and what I am coming at is, will you go out under the tree to them and
beguile them into attending a Sabbath-school for once in their lives?
They look to me as though it was probably a rare occurrence."

Now you are not to suppose that this invitation came to Flossy with the
same sound that it would have had to you, if Mr. Roberts had come to you
that Sabbath morning and asked you to tell those two boys a Bible story.
It is something that you have probably been doing a good deal of, all
your grown-up life, and two boys at Chautauqua are no more to you than
two boys anywhere else, except that there is a delightful sensation
connected with having a class-room out in the open air. But imagine
yourself suddenly confronted by Dr. Vincent, and asked if you would be
so kind as to step on the platform and preach to five thousand people,
from a text that he would select for you! Now you have something of an
idea as to how this request felt to Flossy. A rare glow spread all over
her face, and she looked up at her questioner with eyes that were
quivering in tears.

"You do not know what you are saying," she said, in low and trembling
voice. "I have not been to a Sabbath-school in seven years, and I never
taught anybody anything in my life."

It was true that he did not know. It seemed to him such a very little
thing that he had asked. However, he spoke gently enough as one who was
courteous, even when he could not quite comprehend.

"Then is not to-day a good time to commence? You will surely never have
a better opportunity."

But she shook her head, and turned quite away from him, walking down
among the trees where no people were. Her joy was all gone, and her
pleasant time. She had meant to go to Sabbath-school; to sit down
quietly in some body's class and learn, oh! a very great deal during the
next hour. Now she was all stirred up, and could not go anywhere.

As for Mr. Roberts, he went back to the large class who were waiting
for him. And those two boys hovered around the edge of that feast like
hungry creatures who yet had never learned to come to the table and take
their places. Flossy looked at them; at first indignantly, as at
miserable beings who had spoiled her pleasure; then she became
fascinated by their bright, dirty faces and roguish ways. She edged a
little nearer to them. Boys she was afraid of; she knew nothing about
them. Had they been a little older, and been dressed well, and been of
the stamp of boys who knew how to bring her handkerchief to her when she
dropped it, she would have known what to say to them. But boys who were
not more than twelve or fourteen, and who were both ragged and dirty,
were new phases of life to her.

"Why don't you go to Sunday-school?" she questioned at last, with a
timid air. She could at least ask that. They were not the least timid as
to answering; the older and the dirtier of the two turned his roguish
eyes on her and surveyed her from head to foot before he said:

"Why don't you?"

Flossy was unprepared for this question, but she answered quickly and

"Because I am afraid to go."

Both boys stared, and then laughed, and the other younger one said:

"So be we."

"I suppose we are both very silly," Flossy said. "But I have not been to
Sunday-school for so long that I have forgotten all about it. Let's have
one of our own that we are not afraid to go to."

And she sat bravely down on the stump at her feet; her mood had changed
very suddenly; only yesterday she had read a verse in that Bible, and it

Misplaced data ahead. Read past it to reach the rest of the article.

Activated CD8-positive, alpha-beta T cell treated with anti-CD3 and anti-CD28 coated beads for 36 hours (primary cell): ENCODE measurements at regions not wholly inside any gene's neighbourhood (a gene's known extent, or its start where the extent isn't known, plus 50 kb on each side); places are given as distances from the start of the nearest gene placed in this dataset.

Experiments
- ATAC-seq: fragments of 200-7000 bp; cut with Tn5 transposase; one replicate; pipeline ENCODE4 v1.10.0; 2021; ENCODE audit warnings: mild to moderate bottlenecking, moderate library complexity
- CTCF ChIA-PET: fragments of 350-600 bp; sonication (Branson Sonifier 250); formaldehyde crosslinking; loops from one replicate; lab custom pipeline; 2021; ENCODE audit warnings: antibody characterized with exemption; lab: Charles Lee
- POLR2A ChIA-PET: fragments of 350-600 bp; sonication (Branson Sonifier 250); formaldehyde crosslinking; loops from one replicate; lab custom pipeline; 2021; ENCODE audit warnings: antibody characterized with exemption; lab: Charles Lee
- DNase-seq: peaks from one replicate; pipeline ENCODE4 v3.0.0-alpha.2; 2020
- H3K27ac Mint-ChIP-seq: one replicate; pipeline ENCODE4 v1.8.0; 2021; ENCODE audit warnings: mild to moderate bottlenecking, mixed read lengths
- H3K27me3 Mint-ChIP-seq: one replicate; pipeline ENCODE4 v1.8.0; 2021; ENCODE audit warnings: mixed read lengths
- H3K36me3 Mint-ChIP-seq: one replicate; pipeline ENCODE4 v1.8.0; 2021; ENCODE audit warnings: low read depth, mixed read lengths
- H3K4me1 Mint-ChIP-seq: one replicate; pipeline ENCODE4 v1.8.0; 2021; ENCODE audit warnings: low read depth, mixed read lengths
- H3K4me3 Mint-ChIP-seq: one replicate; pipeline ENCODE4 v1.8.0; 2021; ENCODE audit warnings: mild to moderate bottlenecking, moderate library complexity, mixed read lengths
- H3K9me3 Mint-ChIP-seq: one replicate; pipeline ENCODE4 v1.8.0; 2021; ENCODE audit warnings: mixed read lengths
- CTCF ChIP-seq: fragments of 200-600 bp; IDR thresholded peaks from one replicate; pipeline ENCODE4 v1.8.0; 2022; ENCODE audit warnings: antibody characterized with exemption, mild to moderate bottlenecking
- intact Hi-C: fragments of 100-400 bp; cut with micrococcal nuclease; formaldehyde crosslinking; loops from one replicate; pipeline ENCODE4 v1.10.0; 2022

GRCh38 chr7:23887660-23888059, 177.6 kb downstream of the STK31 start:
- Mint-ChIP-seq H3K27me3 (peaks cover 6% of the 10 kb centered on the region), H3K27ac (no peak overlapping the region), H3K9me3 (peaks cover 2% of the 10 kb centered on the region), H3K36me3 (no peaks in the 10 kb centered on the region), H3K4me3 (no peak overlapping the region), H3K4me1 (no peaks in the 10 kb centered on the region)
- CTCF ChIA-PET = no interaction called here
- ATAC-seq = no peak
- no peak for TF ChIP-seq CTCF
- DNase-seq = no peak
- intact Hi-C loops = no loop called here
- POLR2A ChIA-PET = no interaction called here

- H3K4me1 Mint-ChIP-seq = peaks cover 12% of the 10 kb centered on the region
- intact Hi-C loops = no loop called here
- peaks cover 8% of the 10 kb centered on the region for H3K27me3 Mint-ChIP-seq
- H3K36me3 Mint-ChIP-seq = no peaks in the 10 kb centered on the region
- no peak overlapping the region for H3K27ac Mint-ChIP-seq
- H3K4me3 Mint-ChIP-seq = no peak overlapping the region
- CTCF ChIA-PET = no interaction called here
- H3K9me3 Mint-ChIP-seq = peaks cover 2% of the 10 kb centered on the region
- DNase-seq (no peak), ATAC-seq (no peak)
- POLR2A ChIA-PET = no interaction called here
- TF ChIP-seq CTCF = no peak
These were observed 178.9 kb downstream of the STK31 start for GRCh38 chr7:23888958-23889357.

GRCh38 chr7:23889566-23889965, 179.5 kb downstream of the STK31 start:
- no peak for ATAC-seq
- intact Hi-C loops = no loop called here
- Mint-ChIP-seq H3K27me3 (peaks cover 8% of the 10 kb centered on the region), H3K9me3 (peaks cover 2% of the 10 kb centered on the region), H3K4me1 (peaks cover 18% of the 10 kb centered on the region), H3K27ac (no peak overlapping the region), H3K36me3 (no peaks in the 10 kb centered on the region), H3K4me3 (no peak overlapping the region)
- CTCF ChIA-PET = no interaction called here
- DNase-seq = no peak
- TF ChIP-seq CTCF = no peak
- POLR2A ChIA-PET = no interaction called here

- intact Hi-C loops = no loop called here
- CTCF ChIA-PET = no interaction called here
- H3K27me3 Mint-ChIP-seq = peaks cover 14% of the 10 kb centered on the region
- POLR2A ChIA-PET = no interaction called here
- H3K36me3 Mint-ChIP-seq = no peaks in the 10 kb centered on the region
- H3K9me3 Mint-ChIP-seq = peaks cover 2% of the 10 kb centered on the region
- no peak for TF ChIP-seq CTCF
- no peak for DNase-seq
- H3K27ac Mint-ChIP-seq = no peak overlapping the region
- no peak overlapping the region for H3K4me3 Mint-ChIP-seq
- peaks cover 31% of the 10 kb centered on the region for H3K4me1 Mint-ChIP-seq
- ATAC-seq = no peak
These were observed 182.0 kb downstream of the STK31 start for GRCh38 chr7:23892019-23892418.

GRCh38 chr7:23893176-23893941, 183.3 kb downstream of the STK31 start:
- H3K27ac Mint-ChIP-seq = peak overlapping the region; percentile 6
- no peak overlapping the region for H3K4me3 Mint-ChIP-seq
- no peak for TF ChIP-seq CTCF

thrilled her then, and came to her now:

"The man departed and told the Jews that it was Jesus who had made him

Suppose she were the man, and these were the Jews, could she not say to
them, "He has made me whole"? She could tell them about that pool, and
about the sick man. It wouldn't be teaching in Sunday-school, but it
would be doing the best thing that she could.

It suddenly occurred to her to wonder where the lesson was that was
being taught this morning, and she consulted the lesson leaf that Mr.
Roberts had left in her hand. The glow on her face deepened and spread
as she recognized the very story which had so filled her heart the day
before! What if the great Physician had actually selected her to tell of
that miracle of healing to these two neglected ones! Surely they were
not so formidable as the Jews! But how in the world to begin was a
bewilderment. Clearly she must decide at once if she was to have any
class, for her two boys began to look about them, and show signs of

"Did you ever hear about a wonderful spring that used to cure people?"

"Lots of 'em. I used to live right by one that cured the rheumatiz."

"But this one would cure other things, only it wouldn't cure people all
the time. There was just one time in the year when it would do it; and
then the one that got in first was the only one cured."

Her listeners looked skeptical.

"What was that for?" queried the bolder of the two. "Why didn't it cure
but one?"

"I don't know," Flossy said. "There are ever so many things that I know
that I can't tell why they are so. For instance, I don't know why that
spring you have been telling me about cures the rheumatism, but I know
it does, for you told me so."

"No more do I," the boy said, promptly, having in his heart a rising
respect for the young teacher and her story.

Then this new beginner, with the air of a diplomatist, told all the
details of this wonderful cure, without once mentioning the name of
either person or place. An innate sense of the human heart told her that
"Jerusalem" and "Jesus" were both probably connected in the minds of
these two with the Bible, and their appearance told her that they were
likely to be skeptical as to the interest of Bible stories. But, like
all ignorant persons, there was a credulous side to their nature. It is
surprising what marvelous stories people are prepared to receive and